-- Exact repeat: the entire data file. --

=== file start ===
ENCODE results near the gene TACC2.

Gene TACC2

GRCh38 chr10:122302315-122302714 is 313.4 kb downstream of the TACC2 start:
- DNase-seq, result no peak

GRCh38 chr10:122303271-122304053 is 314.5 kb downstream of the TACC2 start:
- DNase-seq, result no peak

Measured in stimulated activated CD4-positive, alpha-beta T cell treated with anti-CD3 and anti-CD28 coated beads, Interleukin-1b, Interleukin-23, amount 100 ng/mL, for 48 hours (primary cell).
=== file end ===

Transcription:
ENCODE results near the gene TACC2.

Gene TACC2

GRCh38 chr10:122302315-122302714 is 313.4 kb downstream of the TACC2 start:
- DNase-seq, result no peak

GRCh38 chr10:122303271-122304053 is 314.5 kb downstream of the TACC2 start:
- DNase-seq, result no peak

Measured in stimulated activated CD4-positive, alpha-beta T cell treated with anti-CD3 and anti-CD28 coated beads, Interleukin-1b, Interleukin-23, amount 100 ng/mL, for 48 hours (primary cell).